Food & Drink

Steak: Grass-fed beef is gaining in popularity, but grain-fed still has its backers

Oh, the decisions. It used to be easy to decide which steaks to buy. You based the purchase on which cut you preferred and whether you wanted to pay the premium price for beef labeled "choice" (a grade that notes plentiful fat streaking called marbling) or, if you could find it, "prime" (a grade with even more marbling) instead of the less-flavorful "select" grade found in many supermarkets.

Our concerns focused on flavor and texture, not the cattle's dinner.

But now that the grass-fed movement is gaining steam, shoppers have a choice about whether they want to buy meat from cows that have eaten a 100 percent grass diet or those that have been fattened up in feedlots on grain (or specifically corn). Proponents of pasture-only beef point to research that shows the health benefits of grass-fed cattle _ a lower fat and calorie count, and an increased amount of beneficial omega-3 fatty acids and vitamin E. Plus, grass-fed beef is free of antibiotics; holding cattle in feedlots can cause illness, which encourages some producers to mix antibiotics into the feed. Often they are also given hormones to grow bigger faster.

We like to picture cattle roaming on rolling green hills, munching exclusively on lush native grasses. It's a feel-good, "happy cow" image.

But critics contend that pasture-finished beef can be tough. Some say it just doesn't have the right taste.

To find out more about the grass-fed vs. grain-fed issues, I spoke with a cattleman, a chef, and a supermarket meat buyer.

Will Harris, beef director for the American Grassfed Association and owner of White Oak Pastures in Bluffton, Ga.:

"What I tell people, tongue in cheek, when they ask about grass-fed beef, is that except for being safer, more nutritious, better for the environment, a more humane treatment of the animals, more supportive of the American farm system, and with a better taste, there's no difference in grass-fed from industrial feedlot beef," said Harris, owner of a 100,000-acre grass-fed-only cattle farm that has been in his family since 1866.

Figures published in several publications place grass-fed beef sales at 3 percent of the beef sold in the United States last year. Harris said that figure "doesn't sound incorrect" but added that sales are very difficult to quantify.

"You need to remember that 10 to 20 years ago that number was doggone close to zero percent," he said. "Sales are definitely on the increase."

Before the advent of feedlots after World War II, American beef was all grass-fed. Because cattle put on weight more quickly, grain-fed beef came to dominate the market. It offered consumers an increased beef supply at more affordable prices.

"I don't want to sound like I'm too critical of the industrialized beef industry," he said. "Folks might be hungry otherwise. My beef isn't for folks going through the market with a calculator, trying to buy by price alone. I produce a high-quality product for an enlightened customer that is willing to pay more."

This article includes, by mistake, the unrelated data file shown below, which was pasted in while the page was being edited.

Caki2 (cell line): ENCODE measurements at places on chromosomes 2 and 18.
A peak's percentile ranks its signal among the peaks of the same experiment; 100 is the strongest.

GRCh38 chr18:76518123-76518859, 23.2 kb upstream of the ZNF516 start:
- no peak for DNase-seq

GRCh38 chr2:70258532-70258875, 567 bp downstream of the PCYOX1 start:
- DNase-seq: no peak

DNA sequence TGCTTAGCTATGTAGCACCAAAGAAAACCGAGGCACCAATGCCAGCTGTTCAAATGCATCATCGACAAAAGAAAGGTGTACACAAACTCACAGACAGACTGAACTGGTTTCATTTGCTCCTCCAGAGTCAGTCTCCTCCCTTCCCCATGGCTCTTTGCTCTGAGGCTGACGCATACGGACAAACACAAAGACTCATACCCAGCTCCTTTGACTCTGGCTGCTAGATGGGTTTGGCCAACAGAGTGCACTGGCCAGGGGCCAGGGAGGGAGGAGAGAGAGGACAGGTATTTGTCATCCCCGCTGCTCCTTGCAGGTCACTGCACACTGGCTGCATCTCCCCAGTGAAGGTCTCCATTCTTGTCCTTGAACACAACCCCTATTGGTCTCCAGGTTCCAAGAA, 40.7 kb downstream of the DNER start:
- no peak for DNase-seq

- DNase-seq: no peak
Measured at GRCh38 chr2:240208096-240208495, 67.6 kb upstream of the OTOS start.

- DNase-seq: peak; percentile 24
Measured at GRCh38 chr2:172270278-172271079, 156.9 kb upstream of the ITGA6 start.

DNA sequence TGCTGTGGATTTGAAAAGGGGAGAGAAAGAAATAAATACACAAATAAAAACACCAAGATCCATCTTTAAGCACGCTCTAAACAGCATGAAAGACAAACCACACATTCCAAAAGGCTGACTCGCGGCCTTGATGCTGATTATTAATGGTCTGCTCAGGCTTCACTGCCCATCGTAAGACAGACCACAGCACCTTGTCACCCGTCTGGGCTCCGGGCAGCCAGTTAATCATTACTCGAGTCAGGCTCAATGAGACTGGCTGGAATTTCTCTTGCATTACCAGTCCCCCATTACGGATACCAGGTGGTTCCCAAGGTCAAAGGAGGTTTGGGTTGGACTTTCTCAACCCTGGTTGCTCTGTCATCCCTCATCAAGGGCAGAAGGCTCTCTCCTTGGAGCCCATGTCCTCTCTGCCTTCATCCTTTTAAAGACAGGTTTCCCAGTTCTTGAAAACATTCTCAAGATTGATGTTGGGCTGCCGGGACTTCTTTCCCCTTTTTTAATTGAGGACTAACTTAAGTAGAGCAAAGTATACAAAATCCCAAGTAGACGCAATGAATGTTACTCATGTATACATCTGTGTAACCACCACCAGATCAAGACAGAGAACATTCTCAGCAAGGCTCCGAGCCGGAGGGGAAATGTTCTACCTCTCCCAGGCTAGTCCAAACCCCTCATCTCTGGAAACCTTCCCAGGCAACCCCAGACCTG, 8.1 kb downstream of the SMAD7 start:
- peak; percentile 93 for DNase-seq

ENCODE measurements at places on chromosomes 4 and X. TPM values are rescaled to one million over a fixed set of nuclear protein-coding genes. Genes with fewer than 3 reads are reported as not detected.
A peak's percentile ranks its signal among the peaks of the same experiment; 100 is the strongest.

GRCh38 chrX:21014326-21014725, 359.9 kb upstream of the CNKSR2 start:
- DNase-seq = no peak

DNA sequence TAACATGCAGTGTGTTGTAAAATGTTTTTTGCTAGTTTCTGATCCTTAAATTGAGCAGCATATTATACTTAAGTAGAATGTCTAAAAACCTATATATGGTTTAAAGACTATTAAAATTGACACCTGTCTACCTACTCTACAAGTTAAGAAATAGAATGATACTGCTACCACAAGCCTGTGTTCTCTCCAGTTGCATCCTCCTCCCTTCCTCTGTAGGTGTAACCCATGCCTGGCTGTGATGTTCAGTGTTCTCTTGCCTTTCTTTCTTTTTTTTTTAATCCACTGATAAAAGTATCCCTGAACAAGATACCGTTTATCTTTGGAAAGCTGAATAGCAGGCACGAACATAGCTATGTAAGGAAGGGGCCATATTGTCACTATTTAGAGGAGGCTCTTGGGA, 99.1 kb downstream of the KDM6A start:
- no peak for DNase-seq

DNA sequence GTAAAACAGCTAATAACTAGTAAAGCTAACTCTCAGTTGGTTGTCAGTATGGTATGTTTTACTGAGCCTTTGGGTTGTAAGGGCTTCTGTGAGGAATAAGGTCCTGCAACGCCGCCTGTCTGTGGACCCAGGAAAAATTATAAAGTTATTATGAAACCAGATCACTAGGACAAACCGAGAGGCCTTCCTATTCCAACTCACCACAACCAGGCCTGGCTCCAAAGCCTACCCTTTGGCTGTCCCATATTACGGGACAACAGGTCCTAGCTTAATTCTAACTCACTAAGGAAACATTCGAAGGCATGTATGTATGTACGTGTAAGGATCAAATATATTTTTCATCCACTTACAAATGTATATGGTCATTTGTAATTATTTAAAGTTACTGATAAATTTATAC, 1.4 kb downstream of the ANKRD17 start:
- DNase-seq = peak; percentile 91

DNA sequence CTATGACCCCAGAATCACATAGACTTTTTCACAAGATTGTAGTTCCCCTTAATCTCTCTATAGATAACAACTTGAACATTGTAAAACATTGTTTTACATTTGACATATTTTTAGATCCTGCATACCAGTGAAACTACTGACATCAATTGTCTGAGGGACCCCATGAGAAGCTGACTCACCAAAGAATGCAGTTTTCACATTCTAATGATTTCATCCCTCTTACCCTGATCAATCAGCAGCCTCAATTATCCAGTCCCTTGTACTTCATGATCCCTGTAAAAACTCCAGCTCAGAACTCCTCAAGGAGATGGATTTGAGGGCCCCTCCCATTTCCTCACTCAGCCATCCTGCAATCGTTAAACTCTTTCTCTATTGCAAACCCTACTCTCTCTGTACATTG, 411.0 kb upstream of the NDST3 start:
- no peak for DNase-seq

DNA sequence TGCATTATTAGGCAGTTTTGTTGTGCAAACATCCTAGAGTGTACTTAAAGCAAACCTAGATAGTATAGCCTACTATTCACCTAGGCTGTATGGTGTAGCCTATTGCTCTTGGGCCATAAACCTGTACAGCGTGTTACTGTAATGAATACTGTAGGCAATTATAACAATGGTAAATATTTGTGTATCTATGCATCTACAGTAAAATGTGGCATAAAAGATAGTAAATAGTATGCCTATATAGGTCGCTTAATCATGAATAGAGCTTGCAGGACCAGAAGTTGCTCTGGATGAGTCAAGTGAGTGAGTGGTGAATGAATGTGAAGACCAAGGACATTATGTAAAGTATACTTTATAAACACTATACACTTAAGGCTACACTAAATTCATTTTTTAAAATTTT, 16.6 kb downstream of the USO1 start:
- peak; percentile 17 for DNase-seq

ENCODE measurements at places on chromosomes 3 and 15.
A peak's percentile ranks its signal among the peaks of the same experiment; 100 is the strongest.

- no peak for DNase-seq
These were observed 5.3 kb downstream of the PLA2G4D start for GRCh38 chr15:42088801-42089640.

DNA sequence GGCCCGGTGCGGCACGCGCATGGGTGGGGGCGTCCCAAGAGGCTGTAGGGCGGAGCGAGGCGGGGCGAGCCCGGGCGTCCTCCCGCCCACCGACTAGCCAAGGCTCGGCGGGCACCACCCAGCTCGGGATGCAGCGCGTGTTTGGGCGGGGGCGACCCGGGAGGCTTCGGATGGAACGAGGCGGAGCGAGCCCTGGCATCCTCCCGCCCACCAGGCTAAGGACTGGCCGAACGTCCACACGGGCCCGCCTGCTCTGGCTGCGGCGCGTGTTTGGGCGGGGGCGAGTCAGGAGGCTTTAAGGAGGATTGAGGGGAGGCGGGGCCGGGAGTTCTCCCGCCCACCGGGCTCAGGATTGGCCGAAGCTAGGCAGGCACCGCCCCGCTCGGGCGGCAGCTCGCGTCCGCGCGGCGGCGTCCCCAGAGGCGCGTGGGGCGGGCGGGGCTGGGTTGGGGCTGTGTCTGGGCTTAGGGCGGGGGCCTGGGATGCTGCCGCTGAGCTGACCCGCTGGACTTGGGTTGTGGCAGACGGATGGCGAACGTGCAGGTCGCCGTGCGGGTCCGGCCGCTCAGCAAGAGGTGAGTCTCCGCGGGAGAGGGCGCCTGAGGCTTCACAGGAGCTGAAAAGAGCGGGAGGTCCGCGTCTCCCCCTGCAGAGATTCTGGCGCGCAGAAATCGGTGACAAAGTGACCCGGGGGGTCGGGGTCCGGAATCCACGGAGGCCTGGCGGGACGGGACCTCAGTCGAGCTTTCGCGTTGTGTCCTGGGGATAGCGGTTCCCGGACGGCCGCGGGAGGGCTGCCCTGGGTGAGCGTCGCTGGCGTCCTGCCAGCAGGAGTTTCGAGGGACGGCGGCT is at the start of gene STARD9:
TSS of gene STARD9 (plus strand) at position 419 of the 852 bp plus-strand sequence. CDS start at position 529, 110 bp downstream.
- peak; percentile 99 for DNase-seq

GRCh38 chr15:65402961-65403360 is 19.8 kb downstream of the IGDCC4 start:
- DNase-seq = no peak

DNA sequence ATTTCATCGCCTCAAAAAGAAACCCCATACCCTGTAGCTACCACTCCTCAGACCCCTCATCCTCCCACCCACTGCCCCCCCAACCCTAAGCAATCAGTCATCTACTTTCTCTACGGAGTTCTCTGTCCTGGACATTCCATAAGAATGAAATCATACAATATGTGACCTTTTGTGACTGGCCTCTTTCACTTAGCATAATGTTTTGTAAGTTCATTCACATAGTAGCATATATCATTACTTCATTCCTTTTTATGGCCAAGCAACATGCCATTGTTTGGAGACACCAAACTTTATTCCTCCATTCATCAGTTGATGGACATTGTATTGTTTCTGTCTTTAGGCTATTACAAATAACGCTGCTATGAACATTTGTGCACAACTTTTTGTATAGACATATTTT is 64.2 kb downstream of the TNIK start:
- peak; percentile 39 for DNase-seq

When asked about cooking grass-fed steaks, Harris said to grill it on a lower flame.

"High heat is not the friend of grass-fed beef," he said. "Season it with salt and pepper, eat it rarer and cook it slowly over a lower heat. For summer grilling side dishes with steak, oh, maybe I'd serve hamburgers or a roast. For me there are just three food groups: beef, wine and ice cream."

Mike Hacaga, regional meat coordinator for Whole Foods Markets:

"For New York steaks, there is about a two to three dollar difference between grass-finished and grain-fed beef," Hacaga said about his favorite cut of steak. "A 12-ounce grain-fed New York is approximately $16.99, or $19.99 for grass-finished (at Whole Foods Market).

"Sales of grass-finished beef continue to grow. Two years ago, sales were 85 (percent) grain-fed to 15 (percent) grass-finished. Now it's almost 60 to 40, grain-fed to grass-finished."

Instead of grass-fed, Hacaga likes to call it "grass-finished" because most cattle start out eating grass. Grain-fed animals are kept in crowded feedlots as they mature, while grass-fed "finish" with grass.

He says that at Whole Foods Markets, the grass-finished beef is also labeled "certified organic" (raised without the use of antibiotics or growth hormones, genetic engineering, radiation or synthetic pesticides or fertilizers; animals are given 100 percent organic feed).

As for the flavor of grass-finished beef, he said that in his opinion the "taste is exquisite."

"What the palate has become used to is grain- and corn-fed beef," he said. "Grass-finished is a more natural beef taste. The cooking process requires more attention. The target for steaks is medium-rare. The temperature should be slower. No super-hot grills.

"I like to use a rub that has kosher salt, garlic powder, coarse black pepper, and a little bit of granulated onion powder ... nothing to overwhelm the flavor."